Movie Ticket Prices Set To Rocket
An article in ‘MyBroadBand’ titled ‘Massive movie ticket price hikes in South Africa’ prompted me to look back at the cost of movies when growing up.
Four pounds of used newspapers, 1.81kg for those who schooled after introduction of the metric system, earned us 8p*, enough to buy a ticket to the Saturday matinee at the local ‘bughouse bioscope’ in the 1950’s / early 60’s.
In a way we were pioneers of recycling way back then as we wandered round to friendly neighbours dragging our old 4-wheel tin cart offering to take all their used / read newspapers off their hands. These we would lug down to the local general dealer shopkeeper who would pay us the 2p a pound. 4lbs equalled one movie ticket. Having an older brother however required my collecting most of the 8lbs required for two tickets.
Returnable soda earned easier profits but it was easier to find teeth on the free range chickens that wandered the streets of our village back then so newspapers were commodity of choice. Plastic hadn’t yet reached the shop shelves and was, as yet, unknown to the oceans of the world but no doubt we would have devised a way to make money from collecting plastic if it had existed, so limited was our pocket money allowance.
Over conversations during the holidays my eyes were opened to the reality of bringing up kids these days. It seems the Tooth Fairy union has upped the price from a tickey (two and a half cents) to around a R100 for the first tooth these days. As for pocket money it appears that it is not unusual amongst more affluent families that their teenage kids receive monthly allowances sometimes double to what the government pay old age pensioners.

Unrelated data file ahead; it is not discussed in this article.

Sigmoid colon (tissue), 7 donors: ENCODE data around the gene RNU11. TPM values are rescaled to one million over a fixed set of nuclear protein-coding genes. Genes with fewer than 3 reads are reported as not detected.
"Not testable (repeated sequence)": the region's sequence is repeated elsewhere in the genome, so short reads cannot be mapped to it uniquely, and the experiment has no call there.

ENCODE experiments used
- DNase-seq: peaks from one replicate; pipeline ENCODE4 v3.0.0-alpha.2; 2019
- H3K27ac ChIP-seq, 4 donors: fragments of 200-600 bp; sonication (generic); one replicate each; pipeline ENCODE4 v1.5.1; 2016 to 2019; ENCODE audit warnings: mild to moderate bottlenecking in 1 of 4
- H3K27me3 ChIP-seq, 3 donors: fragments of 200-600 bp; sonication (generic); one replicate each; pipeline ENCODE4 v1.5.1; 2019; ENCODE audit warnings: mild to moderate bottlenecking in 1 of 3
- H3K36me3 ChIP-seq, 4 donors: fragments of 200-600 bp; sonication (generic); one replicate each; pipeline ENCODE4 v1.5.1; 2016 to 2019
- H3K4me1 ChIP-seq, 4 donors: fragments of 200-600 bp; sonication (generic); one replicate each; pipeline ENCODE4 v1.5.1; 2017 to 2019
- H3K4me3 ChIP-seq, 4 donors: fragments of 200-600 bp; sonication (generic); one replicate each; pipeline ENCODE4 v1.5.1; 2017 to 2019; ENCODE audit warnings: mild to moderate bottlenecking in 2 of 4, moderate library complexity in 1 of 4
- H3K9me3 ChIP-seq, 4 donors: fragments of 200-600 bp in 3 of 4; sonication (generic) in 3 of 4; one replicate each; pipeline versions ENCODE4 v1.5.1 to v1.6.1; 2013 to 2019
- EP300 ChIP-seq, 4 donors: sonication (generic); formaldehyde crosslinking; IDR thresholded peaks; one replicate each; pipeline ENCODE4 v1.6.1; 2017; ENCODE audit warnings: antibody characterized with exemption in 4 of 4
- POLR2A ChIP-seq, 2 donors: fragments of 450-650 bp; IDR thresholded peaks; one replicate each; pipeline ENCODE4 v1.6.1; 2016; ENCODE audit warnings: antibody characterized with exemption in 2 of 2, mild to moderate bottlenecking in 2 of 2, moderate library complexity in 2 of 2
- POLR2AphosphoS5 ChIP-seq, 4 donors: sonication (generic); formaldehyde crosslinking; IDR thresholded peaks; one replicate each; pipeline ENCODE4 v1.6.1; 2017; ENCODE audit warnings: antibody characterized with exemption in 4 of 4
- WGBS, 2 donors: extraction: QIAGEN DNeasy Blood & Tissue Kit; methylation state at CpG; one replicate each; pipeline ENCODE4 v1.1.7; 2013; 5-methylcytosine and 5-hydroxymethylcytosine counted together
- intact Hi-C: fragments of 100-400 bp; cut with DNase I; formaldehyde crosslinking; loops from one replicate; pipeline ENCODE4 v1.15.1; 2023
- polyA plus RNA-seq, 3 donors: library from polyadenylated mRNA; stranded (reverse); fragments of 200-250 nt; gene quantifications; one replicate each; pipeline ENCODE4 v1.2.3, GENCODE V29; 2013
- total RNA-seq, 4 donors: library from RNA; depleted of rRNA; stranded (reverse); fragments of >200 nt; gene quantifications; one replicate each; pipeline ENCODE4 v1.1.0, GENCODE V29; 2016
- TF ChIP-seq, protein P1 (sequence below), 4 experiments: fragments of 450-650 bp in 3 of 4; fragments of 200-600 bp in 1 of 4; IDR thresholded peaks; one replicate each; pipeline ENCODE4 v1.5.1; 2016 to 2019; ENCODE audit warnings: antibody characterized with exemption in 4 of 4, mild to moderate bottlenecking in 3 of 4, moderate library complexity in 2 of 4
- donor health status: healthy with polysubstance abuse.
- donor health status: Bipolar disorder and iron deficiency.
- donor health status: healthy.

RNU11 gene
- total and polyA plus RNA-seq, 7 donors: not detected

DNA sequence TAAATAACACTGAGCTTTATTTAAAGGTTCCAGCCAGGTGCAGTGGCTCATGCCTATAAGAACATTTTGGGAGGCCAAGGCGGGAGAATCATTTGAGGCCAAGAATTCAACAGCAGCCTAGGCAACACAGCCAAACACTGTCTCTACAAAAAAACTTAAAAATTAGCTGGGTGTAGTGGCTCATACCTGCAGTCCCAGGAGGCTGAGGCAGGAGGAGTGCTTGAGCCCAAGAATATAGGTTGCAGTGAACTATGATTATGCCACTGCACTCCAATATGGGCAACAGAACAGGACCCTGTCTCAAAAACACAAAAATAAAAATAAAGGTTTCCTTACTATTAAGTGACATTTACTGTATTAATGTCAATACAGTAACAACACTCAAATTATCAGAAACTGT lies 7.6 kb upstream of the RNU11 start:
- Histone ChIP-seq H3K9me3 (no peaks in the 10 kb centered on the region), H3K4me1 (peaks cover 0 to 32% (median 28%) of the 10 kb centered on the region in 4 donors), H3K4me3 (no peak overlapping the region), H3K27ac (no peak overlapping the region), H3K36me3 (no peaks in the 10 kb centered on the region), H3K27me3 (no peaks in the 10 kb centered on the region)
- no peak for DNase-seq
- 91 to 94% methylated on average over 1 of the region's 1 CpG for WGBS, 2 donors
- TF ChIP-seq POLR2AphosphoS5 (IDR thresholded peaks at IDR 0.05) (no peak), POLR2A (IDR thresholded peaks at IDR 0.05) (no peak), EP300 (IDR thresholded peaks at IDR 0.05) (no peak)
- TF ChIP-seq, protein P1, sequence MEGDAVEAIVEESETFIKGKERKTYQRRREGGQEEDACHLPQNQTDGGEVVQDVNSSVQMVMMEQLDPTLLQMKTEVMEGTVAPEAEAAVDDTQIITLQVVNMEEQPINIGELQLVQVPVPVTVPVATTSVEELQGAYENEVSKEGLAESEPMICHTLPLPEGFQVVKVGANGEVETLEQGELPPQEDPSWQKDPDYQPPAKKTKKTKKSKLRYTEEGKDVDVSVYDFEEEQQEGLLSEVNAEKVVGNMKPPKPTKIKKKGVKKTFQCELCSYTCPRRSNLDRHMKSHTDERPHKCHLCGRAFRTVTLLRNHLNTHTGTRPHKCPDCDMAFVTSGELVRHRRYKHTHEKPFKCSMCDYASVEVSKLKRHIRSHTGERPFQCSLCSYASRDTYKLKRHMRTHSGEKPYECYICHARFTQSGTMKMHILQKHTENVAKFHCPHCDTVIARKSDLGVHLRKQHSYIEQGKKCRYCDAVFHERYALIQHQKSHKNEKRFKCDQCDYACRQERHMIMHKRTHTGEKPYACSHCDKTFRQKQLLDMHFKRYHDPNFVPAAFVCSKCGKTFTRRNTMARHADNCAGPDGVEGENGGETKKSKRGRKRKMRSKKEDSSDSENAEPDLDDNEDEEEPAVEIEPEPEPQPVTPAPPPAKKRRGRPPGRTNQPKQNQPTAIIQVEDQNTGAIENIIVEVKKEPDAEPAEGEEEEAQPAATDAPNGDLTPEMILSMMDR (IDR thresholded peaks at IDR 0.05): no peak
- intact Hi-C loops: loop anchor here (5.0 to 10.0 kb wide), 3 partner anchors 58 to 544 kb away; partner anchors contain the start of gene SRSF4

Purchasing a pack of ice this weekend I was horrified that the cost had risen from ten Rand to twelve Rand. Commenting to the cashier her reply was “it’s only two Rand”!
“It isn’t just two Rand” was my retort. “It is twenty percent. Neither your salary nor my pension increased twenty percent this month”.
Her reply was classic. “If they stopped putting the prices up they wouldn’t have to keep increasing our salaries”. So true.
Anyway back to the movie prices.
Ster-Kinekor has hiked its ticket prices significantly since last May, with movies at some theatres now 20% more expensive.
A 3D movie at one of Ster-Kinekor’s top-tier cinemas went from R98 to R107, and tickets for 2D shows went from R77 to R85
Suddenly DSTV and Netflix sounds like a bargain.
- Converting from pound, shilling and pence 8p was equal to approximately eight cents